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March 13, 2009
Google is spotting a weakness in the marketing and attacking it. "Skype still doesn't record! and conference calling is not reliable because Skype wants to use so much bandwidth.... Elluminate works on low bandwidth, but has never been very easy to use.... Flash Meeting, Dim Dim, Adobe Connect all use the Flash player to web conference, and while that makes it potentially user friendly, it also makes it bandwidth hungry." Well, let's see if they can solve this problem - it would make the web a lot more interesting. See the demo movies.
[Comment] [Direct Link] [Tags: Audio Chat and Conferencing, Marketing, Google, Bandwidth]
March 6, 2009
This post refers to videos of 'scary school nigtmares'. "Every night Pinky tries to get some sleep, only to be kept awake by a bizarre school building slideshow. Words by Ivan Illich, author of Deschooling Society." More information on the Pinky Show website. Leigh Blackall celebrates the videos: "Aafter 5 years of edublogging, I have seen no more than 5 people reference Illich's Deschooling Society and discuss its DIRECT references to networked learning, and only 2 references to his wider work on institutionalisation and humanity generally."
[Comment] [Direct Link] [Tags: Schools, Video, Networks, Online Learning]
December 29, 2008
Though the contributors to Wikipedia are distributed, the site and management are centralized, which leads to increased costs. Agreed, six million dollars isn't 'large' in the greater scheme of things - but it's a lot of money to raise annually when you have no revenue stream. Donors of this amount of money usually expect some sort of say over how the money is spent. Expect this to become an increasing tension going forward.
[Comment] [Direct Link] [Tags: Wikipedia]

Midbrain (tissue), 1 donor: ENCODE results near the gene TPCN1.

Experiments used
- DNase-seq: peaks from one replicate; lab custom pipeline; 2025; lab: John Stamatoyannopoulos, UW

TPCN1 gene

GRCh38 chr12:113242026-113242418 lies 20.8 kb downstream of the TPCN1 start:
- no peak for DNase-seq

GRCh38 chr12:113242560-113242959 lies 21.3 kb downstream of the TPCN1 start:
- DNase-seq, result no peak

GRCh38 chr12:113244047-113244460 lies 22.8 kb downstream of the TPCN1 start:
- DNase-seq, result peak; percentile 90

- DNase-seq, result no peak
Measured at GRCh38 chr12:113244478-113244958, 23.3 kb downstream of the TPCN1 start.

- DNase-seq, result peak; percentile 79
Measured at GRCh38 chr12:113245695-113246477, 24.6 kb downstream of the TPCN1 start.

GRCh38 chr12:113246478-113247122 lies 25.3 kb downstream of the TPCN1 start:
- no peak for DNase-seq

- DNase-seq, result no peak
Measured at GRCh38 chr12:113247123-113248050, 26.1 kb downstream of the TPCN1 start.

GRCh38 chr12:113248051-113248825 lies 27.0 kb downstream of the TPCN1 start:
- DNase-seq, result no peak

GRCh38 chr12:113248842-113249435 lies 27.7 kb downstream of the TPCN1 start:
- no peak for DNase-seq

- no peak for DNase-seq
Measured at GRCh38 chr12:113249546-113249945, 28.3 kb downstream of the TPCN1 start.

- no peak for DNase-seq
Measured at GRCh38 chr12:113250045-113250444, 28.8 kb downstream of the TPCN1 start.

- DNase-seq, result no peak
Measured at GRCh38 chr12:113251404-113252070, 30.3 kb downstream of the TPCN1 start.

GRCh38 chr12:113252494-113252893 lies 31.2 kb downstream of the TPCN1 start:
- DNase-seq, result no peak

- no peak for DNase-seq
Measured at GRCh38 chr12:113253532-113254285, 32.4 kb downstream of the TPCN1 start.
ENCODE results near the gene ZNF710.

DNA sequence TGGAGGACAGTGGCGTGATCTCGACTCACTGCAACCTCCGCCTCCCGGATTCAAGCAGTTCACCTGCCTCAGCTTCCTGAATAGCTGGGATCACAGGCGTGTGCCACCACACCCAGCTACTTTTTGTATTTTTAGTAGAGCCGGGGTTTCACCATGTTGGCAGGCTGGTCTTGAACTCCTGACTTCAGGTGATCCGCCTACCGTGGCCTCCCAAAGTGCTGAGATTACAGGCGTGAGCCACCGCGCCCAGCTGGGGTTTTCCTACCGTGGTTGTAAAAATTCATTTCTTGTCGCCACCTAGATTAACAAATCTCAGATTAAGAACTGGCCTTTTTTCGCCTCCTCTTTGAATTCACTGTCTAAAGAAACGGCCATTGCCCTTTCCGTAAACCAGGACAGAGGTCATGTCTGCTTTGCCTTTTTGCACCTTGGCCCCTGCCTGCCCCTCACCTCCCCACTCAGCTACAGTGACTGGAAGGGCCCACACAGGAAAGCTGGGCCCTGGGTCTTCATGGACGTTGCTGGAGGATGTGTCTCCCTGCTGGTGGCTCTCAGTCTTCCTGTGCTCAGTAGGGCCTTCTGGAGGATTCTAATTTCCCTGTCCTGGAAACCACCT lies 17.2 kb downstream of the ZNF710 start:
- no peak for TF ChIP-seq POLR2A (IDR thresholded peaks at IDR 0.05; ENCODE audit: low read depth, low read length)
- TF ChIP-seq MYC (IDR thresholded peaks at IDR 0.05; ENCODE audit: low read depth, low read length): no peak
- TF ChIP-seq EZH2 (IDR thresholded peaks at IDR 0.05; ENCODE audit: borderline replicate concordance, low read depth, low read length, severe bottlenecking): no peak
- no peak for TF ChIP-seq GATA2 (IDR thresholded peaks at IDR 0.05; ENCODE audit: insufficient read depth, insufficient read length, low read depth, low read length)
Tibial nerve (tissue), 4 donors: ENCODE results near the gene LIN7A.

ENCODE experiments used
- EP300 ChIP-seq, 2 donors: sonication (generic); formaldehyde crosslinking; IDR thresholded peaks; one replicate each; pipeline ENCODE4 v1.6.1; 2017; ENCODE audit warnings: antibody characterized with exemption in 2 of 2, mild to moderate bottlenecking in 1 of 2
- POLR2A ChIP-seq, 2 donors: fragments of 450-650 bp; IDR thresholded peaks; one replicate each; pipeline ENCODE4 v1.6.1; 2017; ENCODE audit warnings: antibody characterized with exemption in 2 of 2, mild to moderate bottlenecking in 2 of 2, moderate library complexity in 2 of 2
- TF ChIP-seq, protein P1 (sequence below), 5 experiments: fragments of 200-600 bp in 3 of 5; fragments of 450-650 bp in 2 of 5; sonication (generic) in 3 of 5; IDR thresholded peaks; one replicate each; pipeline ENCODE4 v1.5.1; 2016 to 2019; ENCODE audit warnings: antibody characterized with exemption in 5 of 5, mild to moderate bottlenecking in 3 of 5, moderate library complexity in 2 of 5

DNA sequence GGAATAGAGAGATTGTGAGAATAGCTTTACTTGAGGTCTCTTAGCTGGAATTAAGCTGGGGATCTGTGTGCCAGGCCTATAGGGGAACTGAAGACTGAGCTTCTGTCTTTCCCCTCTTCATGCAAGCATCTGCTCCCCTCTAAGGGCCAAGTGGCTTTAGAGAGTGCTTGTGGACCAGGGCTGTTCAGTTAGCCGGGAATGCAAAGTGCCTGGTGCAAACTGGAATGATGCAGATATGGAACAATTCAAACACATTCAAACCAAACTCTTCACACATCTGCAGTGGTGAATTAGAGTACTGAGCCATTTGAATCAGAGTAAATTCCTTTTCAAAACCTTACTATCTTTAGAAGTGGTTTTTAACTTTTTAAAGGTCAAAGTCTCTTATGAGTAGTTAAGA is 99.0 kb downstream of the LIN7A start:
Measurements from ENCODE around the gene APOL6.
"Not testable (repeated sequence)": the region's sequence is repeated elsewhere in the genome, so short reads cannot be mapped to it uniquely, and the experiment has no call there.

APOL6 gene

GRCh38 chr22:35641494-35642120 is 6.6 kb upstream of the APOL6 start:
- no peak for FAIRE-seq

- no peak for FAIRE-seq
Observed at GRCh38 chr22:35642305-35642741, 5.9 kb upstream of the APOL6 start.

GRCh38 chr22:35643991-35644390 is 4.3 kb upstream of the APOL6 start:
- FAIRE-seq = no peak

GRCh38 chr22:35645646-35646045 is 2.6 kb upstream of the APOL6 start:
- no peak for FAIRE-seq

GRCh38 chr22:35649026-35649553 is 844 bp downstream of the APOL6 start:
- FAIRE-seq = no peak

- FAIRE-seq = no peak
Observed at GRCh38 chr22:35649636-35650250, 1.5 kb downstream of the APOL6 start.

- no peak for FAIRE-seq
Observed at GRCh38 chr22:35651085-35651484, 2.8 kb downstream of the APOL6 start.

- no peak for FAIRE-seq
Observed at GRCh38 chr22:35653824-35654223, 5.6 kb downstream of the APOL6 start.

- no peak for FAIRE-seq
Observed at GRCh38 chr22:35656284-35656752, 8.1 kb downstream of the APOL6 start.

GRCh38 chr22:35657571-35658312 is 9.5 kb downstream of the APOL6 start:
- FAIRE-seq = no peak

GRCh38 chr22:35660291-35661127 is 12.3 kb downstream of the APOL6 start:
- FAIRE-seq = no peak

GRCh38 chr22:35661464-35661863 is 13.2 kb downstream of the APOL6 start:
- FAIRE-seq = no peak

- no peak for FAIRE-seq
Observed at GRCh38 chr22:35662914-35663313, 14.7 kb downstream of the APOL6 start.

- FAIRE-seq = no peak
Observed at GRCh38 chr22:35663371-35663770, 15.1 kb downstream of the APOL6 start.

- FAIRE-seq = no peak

December 3, 2008
Leigh Blackall ventures into the south Pacific to conduct a workshop using the OLPC XO laptop computers and encounters difficulties. As one commentator summarizes, "The author points out serious flaws with the Sugar interface and the OLPC software that have not been fixed, even in the latest builds, though they have been known for years: The interface is too slow; The Journal metaphor is confusing and only partially implemented; Networking and collaboration are flaky; The touchpad is flaky; Standard Linux applications (like Firefox) do not run, despite the Linux core of the operating system."
[Comment] [Direct Link] [Tags: Portable Computers, Operating Systems]
October 7, 2008
Leigh Blackall channels Chet Bowers. "Chet Bowers wrote his first book on the connections between education, cultural ways of knowing, and the ecological crisis in 1974. The title of the book was Cultural Literacy for Freedom. Since then he has written over 95 articles and 19 books that examine how language reproduces ways of thinking that were formed before there was an awareness of ecological limits, the connections between emancipatory/transformative ways of thinking and the globalization of the West's industrial culture."
[Comment] [Direct Link] [Tags: Books]
June 25, 2008
"If you can accept my argument that social constructivism can not be used in behaviorist methodologies, then with it I would argue that social media cannot be used inside behaviorist media - such as the prescribed media presently used (LMS, system email, content repositories etc)." That's from Leigh Blackall's notes on a presentation he gave to NZ educators at the Desire2Learn roundtable. The theme of this post is whether social media should be integrated into enterprise learning systems or vice versa. Since formal education is such a small part of our learning, it would make more sense to make the LMS/LCMS subservient to the social media surround. Janet Clarey adds her thoughts to Leigh's post. -HJ
[Comment] [Direct Link] [Tags: Constructivism, Content Management Systems, Learning Object Repositories, Online Learning]
December 27, 2007
I get what Leigh Blackall is saying in this post, but even with full connectivity content would not be 'king' - at least, not the sort of content that is ordinarily supposed hen we talk of things like learning objects (or newspaper articles). The point is, more learning happens through conversation and content creation than by mere passive receptivity. And what Illich (and Friere, and others, know) is that when you take control of the production of your own learning, you give yourself the power to learn, which is something no content provider can even give to you. Broadband connectivity helps, to be sure - but the important part of the broadband connection is the ploading part. After all, we've had broadband downloading for a very long time. It was called television.
[Comment] [Direct Link] [Tags: Video, Learning Objects, Online Learning]
November 23, 2007
July 11, 2007